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Neurolinguistic Programming (NLP)

By Edited Nov 13, 2013 1 0

Neurolinguistic Programming (NLP) is an approach to human psychology that gives us a general guideline in understanding the way our mind and thoughts communicate to us both consciously and subconsciously, and how these messages program the way we behave. It's the connection between how we think, and these thoughts influence and drive how we experience, perceive and react to the world. NLP is simply, the map with which a person uses to view the world. So ultimately, everybody has a different map on how they see the world. It's why we all have different perspectives, or experiences, or outlooks on the same situations, and it's how we act in accordance to our own beliefs. 

NLP is mainly used as a tool to help aid great communicators and teachers to effectively understand people and how everybody perceives the world, allowing them to easily communicate messages. As you can probably already start to guess, this has many useful applications, such as resolving disputes in the workplace, or bettering our relationship with our spouses, or creating motivation within others. 

However, the biggest benefit about NLP, is it's ability to help you understand yourself. By giving us the ability to understand ourselves, and our thoughts, and how these thoughts shape our reality, we can now actively work towards developing ourselves better. 


NLP Basic Concepts

1. Understanding the power of words

The power of words is an extremely large topic so, I'll summarize for this article's sake. The words we use influence the way we think, feel and ultimately behave. For example, such phrases like "I have  to" as opposed to "I want to," will have you responding differently in either case. The necessity of "I have to" may make you feel obligated, pessimistic, (if its something you despise doing like studying for some) and will generate a non-productive emotional state. However, if you "want" to study, now that's a whole different ball game.

The simple fact is, the words we subconsciously (most of the time its habitual to use those words) use will influence our reality. Whether we're happy or not, capable or not capable, limited or not limited, creative or not creative. If you get into a habit of saying: "I'm just too lazy," eventually that will become your exact reality every time your faced with an extremely difficult or unwanted problem.


2. Meta Model

The Meta Model is based on gaining more specific information from someone's language patterns. In almost every conversation there are many words, meanings or implications, which are constantly assumed and overlooked between the 2 people talking. Have you ever had the feeling where you said something, and the person you're talking to completely took it the wrong way? Or maybe you seemed to have sent a completely different message to them? This happens because in our language, there are a lot of assumed things.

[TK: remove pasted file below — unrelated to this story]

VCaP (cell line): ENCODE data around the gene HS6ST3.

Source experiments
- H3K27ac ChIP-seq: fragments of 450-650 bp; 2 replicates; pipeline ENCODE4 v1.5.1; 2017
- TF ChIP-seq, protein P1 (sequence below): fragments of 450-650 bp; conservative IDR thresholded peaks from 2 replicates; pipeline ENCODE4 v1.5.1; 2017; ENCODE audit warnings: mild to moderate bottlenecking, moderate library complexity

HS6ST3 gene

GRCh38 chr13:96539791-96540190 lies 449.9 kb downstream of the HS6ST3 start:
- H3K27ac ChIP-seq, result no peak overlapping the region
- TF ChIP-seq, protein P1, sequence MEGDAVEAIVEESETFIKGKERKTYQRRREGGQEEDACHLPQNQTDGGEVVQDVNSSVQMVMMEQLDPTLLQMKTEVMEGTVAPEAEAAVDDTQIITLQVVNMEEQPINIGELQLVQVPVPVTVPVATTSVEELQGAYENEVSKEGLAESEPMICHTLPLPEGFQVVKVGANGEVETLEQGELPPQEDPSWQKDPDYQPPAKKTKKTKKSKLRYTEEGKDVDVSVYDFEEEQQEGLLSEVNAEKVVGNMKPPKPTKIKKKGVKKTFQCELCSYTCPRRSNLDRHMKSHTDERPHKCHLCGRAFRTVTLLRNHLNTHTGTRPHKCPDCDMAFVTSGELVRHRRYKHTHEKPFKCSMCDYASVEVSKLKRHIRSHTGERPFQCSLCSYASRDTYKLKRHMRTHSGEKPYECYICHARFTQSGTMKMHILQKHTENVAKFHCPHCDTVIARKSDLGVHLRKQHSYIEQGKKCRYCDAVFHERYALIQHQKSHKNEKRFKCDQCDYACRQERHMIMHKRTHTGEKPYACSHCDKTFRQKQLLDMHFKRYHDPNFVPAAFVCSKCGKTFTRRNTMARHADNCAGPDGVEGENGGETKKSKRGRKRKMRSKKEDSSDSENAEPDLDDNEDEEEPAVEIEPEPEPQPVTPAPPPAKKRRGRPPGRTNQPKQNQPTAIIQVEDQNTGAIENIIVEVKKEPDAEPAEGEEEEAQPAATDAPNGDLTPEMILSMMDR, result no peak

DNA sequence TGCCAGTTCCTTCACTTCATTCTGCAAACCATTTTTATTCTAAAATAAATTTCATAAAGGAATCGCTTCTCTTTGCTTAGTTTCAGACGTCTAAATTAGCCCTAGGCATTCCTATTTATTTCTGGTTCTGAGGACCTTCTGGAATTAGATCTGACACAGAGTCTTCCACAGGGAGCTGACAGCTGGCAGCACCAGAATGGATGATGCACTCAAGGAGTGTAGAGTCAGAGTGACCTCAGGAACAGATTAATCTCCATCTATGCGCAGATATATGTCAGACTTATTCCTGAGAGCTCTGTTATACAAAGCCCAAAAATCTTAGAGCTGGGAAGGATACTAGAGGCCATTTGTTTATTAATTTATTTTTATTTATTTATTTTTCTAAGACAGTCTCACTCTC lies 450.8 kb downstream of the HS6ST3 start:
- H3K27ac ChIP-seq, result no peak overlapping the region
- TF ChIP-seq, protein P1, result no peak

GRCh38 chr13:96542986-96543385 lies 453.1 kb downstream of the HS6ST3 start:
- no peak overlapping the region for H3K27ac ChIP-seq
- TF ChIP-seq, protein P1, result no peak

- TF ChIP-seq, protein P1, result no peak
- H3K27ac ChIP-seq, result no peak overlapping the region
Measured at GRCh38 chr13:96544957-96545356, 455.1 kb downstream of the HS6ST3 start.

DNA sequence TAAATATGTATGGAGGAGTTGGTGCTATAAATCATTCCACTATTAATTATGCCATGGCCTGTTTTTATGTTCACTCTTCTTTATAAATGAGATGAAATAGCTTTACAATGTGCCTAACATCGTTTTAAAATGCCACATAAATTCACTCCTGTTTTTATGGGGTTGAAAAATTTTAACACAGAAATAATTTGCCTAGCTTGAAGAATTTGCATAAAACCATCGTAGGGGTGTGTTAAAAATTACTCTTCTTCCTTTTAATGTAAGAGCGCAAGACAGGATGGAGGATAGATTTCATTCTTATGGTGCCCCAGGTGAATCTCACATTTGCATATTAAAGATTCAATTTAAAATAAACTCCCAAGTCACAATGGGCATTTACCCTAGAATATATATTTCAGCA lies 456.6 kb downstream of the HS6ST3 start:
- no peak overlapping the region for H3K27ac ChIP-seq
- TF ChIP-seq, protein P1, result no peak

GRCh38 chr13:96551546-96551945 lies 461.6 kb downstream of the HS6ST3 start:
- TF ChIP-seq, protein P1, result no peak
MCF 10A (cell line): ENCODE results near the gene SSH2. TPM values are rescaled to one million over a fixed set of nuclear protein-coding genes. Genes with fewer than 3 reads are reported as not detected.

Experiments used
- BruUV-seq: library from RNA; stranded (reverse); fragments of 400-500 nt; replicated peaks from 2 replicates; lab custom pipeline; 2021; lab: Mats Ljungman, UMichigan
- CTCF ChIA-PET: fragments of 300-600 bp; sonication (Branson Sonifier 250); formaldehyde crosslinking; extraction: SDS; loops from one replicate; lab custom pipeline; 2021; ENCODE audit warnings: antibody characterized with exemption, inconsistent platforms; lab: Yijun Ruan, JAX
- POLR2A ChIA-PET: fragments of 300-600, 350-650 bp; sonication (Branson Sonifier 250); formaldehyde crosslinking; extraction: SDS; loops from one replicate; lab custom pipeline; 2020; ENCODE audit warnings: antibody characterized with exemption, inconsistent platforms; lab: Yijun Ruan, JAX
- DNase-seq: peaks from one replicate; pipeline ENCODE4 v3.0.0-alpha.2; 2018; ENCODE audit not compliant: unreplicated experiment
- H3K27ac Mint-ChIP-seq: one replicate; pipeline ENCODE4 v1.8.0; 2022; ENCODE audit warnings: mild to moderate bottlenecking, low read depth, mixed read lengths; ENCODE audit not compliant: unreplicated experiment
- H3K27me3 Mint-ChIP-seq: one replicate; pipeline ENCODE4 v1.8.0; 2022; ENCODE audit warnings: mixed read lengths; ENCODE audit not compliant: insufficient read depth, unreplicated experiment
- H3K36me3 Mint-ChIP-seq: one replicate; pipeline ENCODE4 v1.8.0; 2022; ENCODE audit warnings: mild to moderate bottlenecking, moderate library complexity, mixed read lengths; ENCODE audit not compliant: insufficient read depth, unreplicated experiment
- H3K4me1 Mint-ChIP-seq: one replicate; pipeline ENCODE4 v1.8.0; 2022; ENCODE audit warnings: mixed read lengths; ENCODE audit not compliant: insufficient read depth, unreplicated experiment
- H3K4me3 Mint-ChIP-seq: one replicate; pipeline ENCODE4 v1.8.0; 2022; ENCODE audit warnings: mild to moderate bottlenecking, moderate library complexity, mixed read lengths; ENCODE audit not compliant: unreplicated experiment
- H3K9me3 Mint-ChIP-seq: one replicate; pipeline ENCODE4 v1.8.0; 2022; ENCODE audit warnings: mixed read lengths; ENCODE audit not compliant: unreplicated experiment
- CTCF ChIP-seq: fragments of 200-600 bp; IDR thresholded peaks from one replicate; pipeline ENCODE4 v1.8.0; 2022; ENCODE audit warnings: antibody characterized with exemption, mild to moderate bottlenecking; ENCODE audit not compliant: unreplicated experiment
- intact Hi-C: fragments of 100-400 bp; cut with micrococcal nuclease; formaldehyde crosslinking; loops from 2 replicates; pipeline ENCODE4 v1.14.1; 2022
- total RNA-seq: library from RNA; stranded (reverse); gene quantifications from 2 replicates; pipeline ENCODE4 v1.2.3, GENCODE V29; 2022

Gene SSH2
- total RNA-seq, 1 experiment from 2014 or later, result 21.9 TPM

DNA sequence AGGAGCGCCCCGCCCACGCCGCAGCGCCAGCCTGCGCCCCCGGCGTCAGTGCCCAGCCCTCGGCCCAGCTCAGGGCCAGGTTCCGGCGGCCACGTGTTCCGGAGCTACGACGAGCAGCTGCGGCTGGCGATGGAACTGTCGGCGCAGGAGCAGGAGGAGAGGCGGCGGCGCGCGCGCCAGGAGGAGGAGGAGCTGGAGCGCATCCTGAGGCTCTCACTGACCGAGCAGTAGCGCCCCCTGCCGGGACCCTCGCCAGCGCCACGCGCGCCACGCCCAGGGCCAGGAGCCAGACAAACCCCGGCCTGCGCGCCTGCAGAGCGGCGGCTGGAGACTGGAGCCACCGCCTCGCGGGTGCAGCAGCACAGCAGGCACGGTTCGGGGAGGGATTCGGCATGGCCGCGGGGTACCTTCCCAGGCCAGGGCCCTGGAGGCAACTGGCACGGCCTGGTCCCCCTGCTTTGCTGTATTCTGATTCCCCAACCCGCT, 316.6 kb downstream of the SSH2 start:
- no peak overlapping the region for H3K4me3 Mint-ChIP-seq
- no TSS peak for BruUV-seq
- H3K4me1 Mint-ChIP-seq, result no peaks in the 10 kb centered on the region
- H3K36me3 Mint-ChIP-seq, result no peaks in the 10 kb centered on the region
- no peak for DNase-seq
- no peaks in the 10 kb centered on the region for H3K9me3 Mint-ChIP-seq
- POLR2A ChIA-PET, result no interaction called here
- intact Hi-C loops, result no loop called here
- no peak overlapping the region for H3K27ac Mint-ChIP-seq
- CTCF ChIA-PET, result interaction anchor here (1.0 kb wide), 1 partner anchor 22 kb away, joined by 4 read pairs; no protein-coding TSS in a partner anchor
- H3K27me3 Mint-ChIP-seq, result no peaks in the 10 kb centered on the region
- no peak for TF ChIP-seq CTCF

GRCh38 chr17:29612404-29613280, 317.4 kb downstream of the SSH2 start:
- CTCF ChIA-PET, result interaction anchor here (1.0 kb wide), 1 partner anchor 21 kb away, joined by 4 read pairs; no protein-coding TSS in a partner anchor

For example, lets consider this statement: Jack woke up one day and decided to climb the mountain behind his house. 

In the sentence, we might assume that Jack has the ability to climb the house. However, we have no idea if he can. For all we know, he could be physically disabled, and might not have the capacity to. Although, when you initially read the sentence, we assumed that he could because of the way things were framed.

The Meta Model deals with these situations by asking questions to gain specificity. It could be just as simple as asking "how do we know Jack is able to climb the mountain?" and "why does Jack want to climb the mountain?" By gaining specificity, we are able to make better judgements about someone's messages.


3. Milton Model

The Milton Model is the complete opposite of the Meta Model, as it aims to create a bigger picture of things, or make things more vague and ambiguous to create rapport and influence. It aims at taking advantage of assumptions and implications to induce trance and gain compliance and agreement. For example, it might be saying: "I'm just wondering what your thinking about," or "I'm curious to find out what your thinking about," not just being blunt and saying "what are you thinking about?"

Alternatively, you can create ambiguity, such as, "the new paper and pens". We don't really know what's new, the paper or the pen, or both. 


4. Representation systems

A person's representational system, is the method for which they understand or process information the best. Each person processes information differently, some are visual, some are very auditory and others work on gut feelings and emotions. The idea is to match up your own communication to someone's representational system, which will help you to ultimately communicate your message a lot better.

For example, visual people will understand your message a lot better if you're using pictures or charts and graphs, or using phrases like: "Let me show you how this works," or "If you look at the circumstances..." Whereas, an auditory or feeling person may remain completely closed to any of these suggestions.


NLP is a very broad and growing practice in our society today, with only very few people understanding it's true potential and applications. What we have to appreciate is that NLP is not just a technique that you use once in a while, it's a lifestyle which assists us in all areas of our lives. It's applications range from being effective salesmen, being a better teacher and communicator, and even just creating motivation for ourselves to take action and complete tasks. 

The possibilities are limitless.  


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